Two, Three </i>

Sad, fat boy in pirate hat.

Long, old, dented,

copper-colored Ford.



How many traits

must a thing have

in order to be singular?



(Echo persuades us

everything we say

has been said at least once

before.)



Two plump, bald men

in gray tee-shirts

and tan shorts



are walking a small bulldog –

followed by the eyes

of an invisible third person.



The Trinity was born

from what we know

of the bitter



symbiosis of couples.

Can we reduce echo’s sadness

by synchronizing our speeches?



Is it the beginning or end

of real love

when we pity a person



because, in him,

we see ourselves?



Integer</i> published April 7, 2008 in The New Yorker "”

Integer



1.

One what?



One grasp?



No hands.



No collection



of stars. Something dark



pervades it.



2.

Metaphor

is ritual sacrifice.



It kills the look-alike.



No,

metaphor is homeopathy.



A healthy cell

exhibits contact inhibition.



3.

These temporary credits

will no longer be reflected

in your next billing period.



4.

“Dark” meaning

not reflecting,



not amenable

to suggestion.



Other Points of Interest

This is Armantrout’s essay entitled Cheshire Poetics, (http://epc.buffalo.edu/authors/armantrout/poetics.html)
in which she discusses her influences (mainly William Carlos Williams and Emily Dickinson) and her poetic background. She also makes note of her association with the “language poets” and how she considers her work as “cheshire poetry,” or poetry that “involves an equal counter-weight of assertion and doubt.” Armantrout’s focus here is that her poetry speaks on many levels and meanings, and sometimes, those levels and meanings can seem dissonant and disjunctive—but intentional all the while.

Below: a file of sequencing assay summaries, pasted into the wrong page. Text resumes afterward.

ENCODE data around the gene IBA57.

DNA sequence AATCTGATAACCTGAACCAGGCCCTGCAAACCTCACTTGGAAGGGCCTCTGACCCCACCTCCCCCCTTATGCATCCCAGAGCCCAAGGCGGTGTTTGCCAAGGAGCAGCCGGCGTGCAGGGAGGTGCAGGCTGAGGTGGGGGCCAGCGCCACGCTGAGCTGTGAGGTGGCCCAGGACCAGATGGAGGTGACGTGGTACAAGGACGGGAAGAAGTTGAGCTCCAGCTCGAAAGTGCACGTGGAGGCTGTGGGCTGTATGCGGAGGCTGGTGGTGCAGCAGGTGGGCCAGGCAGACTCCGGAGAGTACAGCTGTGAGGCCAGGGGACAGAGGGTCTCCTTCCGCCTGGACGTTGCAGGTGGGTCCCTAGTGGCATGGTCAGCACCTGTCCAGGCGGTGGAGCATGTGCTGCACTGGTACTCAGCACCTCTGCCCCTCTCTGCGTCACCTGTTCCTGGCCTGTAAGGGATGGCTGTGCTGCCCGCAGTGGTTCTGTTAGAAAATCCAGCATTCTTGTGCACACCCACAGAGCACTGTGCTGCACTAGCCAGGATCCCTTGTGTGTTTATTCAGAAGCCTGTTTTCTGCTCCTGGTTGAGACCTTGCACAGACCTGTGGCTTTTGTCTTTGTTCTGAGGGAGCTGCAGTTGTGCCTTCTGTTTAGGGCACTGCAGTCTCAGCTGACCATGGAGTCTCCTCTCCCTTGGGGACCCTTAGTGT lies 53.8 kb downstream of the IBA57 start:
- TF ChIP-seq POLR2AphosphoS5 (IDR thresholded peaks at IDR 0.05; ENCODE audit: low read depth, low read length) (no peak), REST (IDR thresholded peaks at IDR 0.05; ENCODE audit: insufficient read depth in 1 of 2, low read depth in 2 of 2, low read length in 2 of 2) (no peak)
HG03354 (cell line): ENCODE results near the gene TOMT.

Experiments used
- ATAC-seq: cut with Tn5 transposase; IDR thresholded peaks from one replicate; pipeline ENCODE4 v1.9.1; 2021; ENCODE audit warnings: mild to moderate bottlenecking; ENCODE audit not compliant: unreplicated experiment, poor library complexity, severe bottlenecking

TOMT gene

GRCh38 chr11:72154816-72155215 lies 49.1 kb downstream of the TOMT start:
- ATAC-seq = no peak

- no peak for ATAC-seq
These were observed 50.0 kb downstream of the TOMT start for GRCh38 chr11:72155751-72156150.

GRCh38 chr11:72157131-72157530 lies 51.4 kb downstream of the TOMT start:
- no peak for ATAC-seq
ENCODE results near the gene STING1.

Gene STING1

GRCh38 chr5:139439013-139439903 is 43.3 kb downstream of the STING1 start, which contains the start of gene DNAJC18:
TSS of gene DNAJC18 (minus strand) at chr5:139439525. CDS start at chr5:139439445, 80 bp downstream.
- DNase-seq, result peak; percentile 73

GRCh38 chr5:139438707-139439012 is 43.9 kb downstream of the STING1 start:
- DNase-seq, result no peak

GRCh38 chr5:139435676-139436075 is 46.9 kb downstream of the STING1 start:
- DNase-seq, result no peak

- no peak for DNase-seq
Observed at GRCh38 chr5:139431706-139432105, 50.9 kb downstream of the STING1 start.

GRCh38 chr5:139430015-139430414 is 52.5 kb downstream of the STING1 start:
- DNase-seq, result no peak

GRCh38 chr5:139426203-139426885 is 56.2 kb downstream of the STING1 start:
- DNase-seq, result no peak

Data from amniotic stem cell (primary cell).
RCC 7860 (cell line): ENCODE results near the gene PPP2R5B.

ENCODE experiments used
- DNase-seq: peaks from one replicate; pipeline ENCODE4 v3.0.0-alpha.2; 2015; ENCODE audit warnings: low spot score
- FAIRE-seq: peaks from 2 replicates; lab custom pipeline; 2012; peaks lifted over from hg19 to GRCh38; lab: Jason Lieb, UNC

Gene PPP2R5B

Here is a link to many audio clips featuring Armantrout, including a full reading at Kelly Writer’s House that took place in September of 2007. Armantrout reads some new and unreleased material at this reading. Be sure to look out for her next book!
http://www.writing.upenn.edu/pennsound/x/Armantrout.html

Here is a YouTube video of an Armantrout reading that took place on September 27, 2007 at University of California-Berkeley. Watch this and it will be as if you're in the audience at her reading!
http://www.youtube.com/watch?v=qN_dwr5pXaU


A young Armantrout

From a reading at UPenn, 2007

Bibliography

Poetry (Armantrout has published 9 books and 1 collection since her debut)

Extremities 1978
The Invention of Hunger 1979
Precedence 1985
Necromance 1991
Made to Seem 1995
writing the plot about sets 1998
Veil: New and Selected Poems 2001
The Pretext 2001
Up to Speed 2004
Next Life 2007

(N.B. Armantrout, although a major poetic voice since the late 1970s, has been known as a "poet's poet" and has not been very well received by the world of popular literature until more recently with the publication of Veil. Now, Armantrout's work is more widely read and continues to garner more and more popularity, and not just among the high literary circles.)

Prose

True 1998 (a prose memoir)
The Grand Piano: An Experiment in Collective Autobiography 2007
Collected Prose 2007